Mitsubishi Heavy Industries Ltd. and Nippon Steel Corp. said Monday they respect the Japanese government's view that a wartime compensation dispute with South Korea has already been resolved in a 1965 agreement after Seoul announced a plan to settle the issue.
South Korea said a government-backed foundation will pay compensation to Korean plaintiffs who sued the two companies alleging forced labor during World War II instead of requiring the two Japanese firms to do so as ordered by South Korean court rulings.
In its rulings in 2018, South Korea's Supreme Court ordered the companies to pay damages to former Korean laborers and their relatives.
The two firms have refused to comply with the orders as the Japanese government has maintained that all issues stemming from the country's 1910-1945 colonization of the Korean Peninsula were settled under a bilateral agreement signed in 1965.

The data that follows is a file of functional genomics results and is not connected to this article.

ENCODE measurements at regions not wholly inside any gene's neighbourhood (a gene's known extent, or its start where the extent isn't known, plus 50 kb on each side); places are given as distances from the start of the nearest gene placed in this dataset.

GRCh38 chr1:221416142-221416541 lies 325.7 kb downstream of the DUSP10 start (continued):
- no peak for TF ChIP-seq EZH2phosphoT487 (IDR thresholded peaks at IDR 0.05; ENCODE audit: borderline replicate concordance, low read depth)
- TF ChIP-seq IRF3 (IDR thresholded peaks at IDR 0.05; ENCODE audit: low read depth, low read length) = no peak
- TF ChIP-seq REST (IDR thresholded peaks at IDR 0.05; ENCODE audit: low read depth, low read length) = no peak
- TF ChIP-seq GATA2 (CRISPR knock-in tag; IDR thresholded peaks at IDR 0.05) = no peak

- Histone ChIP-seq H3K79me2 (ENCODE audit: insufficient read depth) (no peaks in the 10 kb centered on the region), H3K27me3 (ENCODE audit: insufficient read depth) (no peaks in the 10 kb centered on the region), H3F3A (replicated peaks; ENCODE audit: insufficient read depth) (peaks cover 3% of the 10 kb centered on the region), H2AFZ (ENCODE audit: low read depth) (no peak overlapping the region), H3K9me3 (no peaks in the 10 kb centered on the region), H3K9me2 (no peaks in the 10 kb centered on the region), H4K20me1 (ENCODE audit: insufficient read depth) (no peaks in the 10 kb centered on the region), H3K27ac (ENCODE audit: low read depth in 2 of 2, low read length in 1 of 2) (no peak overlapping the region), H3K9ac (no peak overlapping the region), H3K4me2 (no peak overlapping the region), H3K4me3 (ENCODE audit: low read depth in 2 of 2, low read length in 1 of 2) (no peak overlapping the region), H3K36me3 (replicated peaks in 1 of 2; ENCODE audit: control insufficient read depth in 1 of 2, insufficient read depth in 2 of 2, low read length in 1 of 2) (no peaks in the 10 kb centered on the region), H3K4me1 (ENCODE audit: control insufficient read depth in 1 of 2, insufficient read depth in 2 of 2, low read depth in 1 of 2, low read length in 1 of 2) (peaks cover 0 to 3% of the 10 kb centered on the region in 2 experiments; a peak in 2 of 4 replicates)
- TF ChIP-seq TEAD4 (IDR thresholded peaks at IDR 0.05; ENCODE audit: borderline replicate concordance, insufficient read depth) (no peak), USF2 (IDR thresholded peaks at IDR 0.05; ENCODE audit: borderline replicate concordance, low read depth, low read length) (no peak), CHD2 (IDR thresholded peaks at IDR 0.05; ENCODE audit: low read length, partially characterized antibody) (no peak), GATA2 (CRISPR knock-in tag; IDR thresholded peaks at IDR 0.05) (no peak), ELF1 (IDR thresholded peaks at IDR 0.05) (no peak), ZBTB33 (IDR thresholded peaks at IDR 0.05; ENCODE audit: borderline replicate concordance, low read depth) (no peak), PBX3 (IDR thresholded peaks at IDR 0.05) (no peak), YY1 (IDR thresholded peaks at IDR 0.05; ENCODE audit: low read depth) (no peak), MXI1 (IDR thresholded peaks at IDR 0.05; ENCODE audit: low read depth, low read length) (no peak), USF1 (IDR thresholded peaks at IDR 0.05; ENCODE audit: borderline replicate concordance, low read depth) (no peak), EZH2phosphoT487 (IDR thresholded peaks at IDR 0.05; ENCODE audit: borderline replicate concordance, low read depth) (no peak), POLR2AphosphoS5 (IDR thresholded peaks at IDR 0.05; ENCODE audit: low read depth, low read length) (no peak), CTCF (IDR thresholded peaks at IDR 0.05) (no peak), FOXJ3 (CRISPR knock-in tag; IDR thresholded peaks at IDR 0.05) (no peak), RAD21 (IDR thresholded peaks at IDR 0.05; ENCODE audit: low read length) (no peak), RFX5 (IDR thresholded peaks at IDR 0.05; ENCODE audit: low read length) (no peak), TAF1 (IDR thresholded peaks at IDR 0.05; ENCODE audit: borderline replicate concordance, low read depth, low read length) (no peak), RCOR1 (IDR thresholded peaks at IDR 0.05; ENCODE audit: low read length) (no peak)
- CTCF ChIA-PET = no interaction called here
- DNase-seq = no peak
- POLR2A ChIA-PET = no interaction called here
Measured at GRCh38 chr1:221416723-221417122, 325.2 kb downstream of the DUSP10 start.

"We understand that the issue of former Korean laborers had already been resolved completely and conclusively" in the 1965 agreement, Mitsubishi Heavy said in a statement, adding it is not in a position to comment on South Korea's announcement.
Nippon Steel also said in a statement there is no change to its view that the issue has been resolved under the 1965 accord.
Kazuo Tokura, chairman of the country's biggest business lobby, the Japan Business Federation known as Keidanren, said in a press conference that he welcomes the Japanese government's expression of hope that South Korea's solutions to the wartime labor feud can improve bilateral relations.
South Korean media have reported that the federation and its South Korean counterpart are considering setting up a fund to promote youth exchanges.
Tokura said he wants to "consider what kind of collaboration is possible on various fronts" in the near future.